Salt – for a clean mouth and a clean house
When my son had to have his tonsils removed, our ENT specialist suggested gargling with salt because of its antibacterial properties. Once he had healed, we kept on with this strategy to give us all an added level of defense against the seasonal cold bug or whenever we start to feel a sore throat erupting.
I had an extra Tupperware 1 litre water bottle with a flip top lid and found it works great to store this concoction on the bathroom counter. If you are also looking for a “fresh” mouth, try adding peppermint essential oil (it’s also good for clearing a stuffed nose!).
Gargle twice a day to help keep the “back to school plague” at bay.
- 4 tsp iodized salt
- 4 cups/1 litre warm water.
- **optional – peppermint essential oil
Add ingredients to a 1 litre bottle and shake until fully dissolved and incorporated. Gargle with this mixture 2-3 times a day. If you choose to add peppermint for freshness, shake the bottle to incorporate the oil before every use.
Cleaning with Salt in the Kitchen
Salt is a power house when it comes to cleaning! We use a 1.9L thermos carafe to make tea in at least 5 times a day and after a while the build up of tannins starts to flake off resulting in grossly chunky tea.
Originally I tried using a bottle brush and even resorted to trying CLR in an attempt to dissolve it off. In the end I found 1/2 cup salt with a little water to form a paste worked the best. Using a washcloth and a wooden spoon handle to wield the paste, the tannin coating scoured right off.
Below is an excerpt from the excellent post “Cleaning With Salt: 20 Must-Know Hacks for A Clean House” by Tabitha Shiflett
- Clean the kitchen drain: Pour a mixture of salt and hot water down the kitchen sink to deodorize and prevent grease buildup.
- Freshen up the coffee pot: Add a cup of crushed ice, a tablespoon of water and a few teaspoons of coarse salt to a room-temperature glass coffee pot. Swirl and rinse. The salt scours the bottom of the pot while the ice helps to agitate it for a better scrub.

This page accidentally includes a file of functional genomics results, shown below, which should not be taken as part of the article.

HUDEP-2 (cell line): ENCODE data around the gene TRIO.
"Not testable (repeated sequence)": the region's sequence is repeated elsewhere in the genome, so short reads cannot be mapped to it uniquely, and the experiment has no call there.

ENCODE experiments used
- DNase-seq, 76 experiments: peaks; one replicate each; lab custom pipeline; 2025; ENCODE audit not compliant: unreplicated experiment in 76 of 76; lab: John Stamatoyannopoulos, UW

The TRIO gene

- Clean the fridge: Combine salt and soda water for a chemical-free fridge cleaner.
- Clean greasy pans: Sprinkle a little salt on a cast-iron skillet and wipe with a paper towel. Check out their other cast-iron cleaning tips, here.
- Prevent fruit from browning: Soak peeled apples and pears in saltwater for a few minutes. Let dry and store in an airtight container.
- Save the oven: Casseroles tend to bubble over when baking, making a mess on the bottom of the oven. For easier cleanup, sprinkle a handful of salt on the spill. It’ll form a crust, making the mess much easier to clean once cooled.
Using Salt in the Laundry Room
- Brighten your laundry: Dip a washcloth in a strong saltwater solution, wring it out and briskly rub faded rugs and curtains to brighten the colors.
- Remove bloodstains: Soak the stained fabric in cold saltwater; then wash in warm, soapy water. Boil afterwards.
- Get rid of mildew: Moisten the mildew-stained spots with a mixture of salt and lemon juice. Set in a sunny spot for bleaching, then rinse and dry.
- Get rid of sweat stains: Four tablespoons of salt added to one quart of hot water makes for the perfect sweat-stain remover.
- Revive your iron: Sprinkle a pinch of salt on a piece of plain paper, then run the warm iron over it a few times to get rid of hard water and other stains. Unplug the iron and, once it has cooled, wipe with a clean cloth.
- Remove wine stains: Blot the spot and quickly cover with a pile of salt. Let it sit for 30 minutes, then throw it in the wash.
- Keep drying clothes from freezing in the winter: If you use an outdoor clothesline, put a pinch of salt in your final laundry rinse to keep the clothes from freezing.
How to Use Salt to Clean Everywhere Else
- Remove rust: Combine water, salt and cream of tartar to form a paste. Rub the mixture on the rusted item, let dry, brush off and buff with a soft, dry cloth.
- Deter ants: Sprinkle salt at windowsills, doorways and anywhere else you think ants might sneak in.
- Polish copper or brass: Blend equal parts flour, vinegar and salt into a paste. Rub the paste on the metal and let sit for an hour; then clean with a soft cloth for a new shine. (Test on a hidden area of the item before polishing its more visible parts!)
- Remove water rings: Make a thin paste of salt and vegetable oil and use it to gently buff out any glass rings on wooden tables. (Again, it’s a good idea to test this solution on a hidden part of the table before taking it to the tabletop.)
- Keep flowers fresh longer: Add just a pinch of salt to the water in your vase to keep cut flowers fresh longer.
- Kill poison ivy: Mix one gallon of soapy water with three pounds of salt. Apply mixture to the leaves and stems with a sprayer.